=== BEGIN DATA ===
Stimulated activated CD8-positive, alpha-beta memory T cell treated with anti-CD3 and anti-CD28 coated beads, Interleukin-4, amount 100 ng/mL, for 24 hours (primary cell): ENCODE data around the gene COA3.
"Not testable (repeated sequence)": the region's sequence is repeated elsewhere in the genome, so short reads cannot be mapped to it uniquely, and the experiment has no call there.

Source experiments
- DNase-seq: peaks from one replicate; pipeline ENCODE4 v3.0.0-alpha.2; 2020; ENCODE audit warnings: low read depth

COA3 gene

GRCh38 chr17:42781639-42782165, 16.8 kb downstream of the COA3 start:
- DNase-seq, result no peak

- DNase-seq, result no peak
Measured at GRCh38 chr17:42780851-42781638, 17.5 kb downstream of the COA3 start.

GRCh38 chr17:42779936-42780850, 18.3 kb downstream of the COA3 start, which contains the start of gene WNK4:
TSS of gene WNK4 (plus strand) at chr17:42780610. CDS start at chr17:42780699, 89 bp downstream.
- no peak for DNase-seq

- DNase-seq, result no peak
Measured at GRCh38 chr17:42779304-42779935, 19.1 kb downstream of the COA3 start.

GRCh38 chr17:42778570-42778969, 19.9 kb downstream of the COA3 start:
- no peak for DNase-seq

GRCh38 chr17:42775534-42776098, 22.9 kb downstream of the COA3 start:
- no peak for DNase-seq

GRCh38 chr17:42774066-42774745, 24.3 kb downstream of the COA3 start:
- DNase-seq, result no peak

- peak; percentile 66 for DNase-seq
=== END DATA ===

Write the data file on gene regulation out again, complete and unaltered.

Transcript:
Stimulated activated CD8-positive, alpha-beta memory T cell treated with anti-CD3 and anti-CD28 coated beads, Interleukin-4, amount 100 ng/mL, for 24 hours (primary cell): ENCODE data around the gene COA3.
"Not testable (repeated sequence)": the region's sequence is repeated elsewhere in the genome, so short reads cannot be mapped to it uniquely, and the experiment has no call there.

Source experiments
- DNase-seq: peaks from one replicate; pipeline ENCODE4 v3.0.0-alpha.2; 2020; ENCODE audit warnings: low read depth

COA3 gene

GRCh38 chr17:42781639-42782165, 16.8 kb downstream of the COA3 start:
- DNase-seq, result no peak

- DNase-seq, result no peak
Measured at GRCh38 chr17:42780851-42781638, 17.5 kb downstream of the COA3 start.

GRCh38 chr17:42779936-42780850, 18.3 kb downstream of the COA3 start, which contains the start of gene WNK4:
TSS of gene WNK4 (plus strand) at chr17:42780610. CDS start at chr17:42780699, 89 bp downstream.
- no peak for DNase-seq

- DNase-seq, result no peak
Measured at GRCh38 chr17:42779304-42779935, 19.1 kb downstream of the COA3 start.

GRCh38 chr17:42778570-42778969, 19.9 kb downstream of the COA3 start:
- no peak for DNase-seq

GRCh38 chr17:42775534-42776098, 22.9 kb downstream of the COA3 start:
- no peak for DNase-seq

GRCh38 chr17:42774066-42774745, 24.3 kb downstream of the COA3 start:
- DNase-seq, result no peak

- peak; percentile 66 for DNase-seq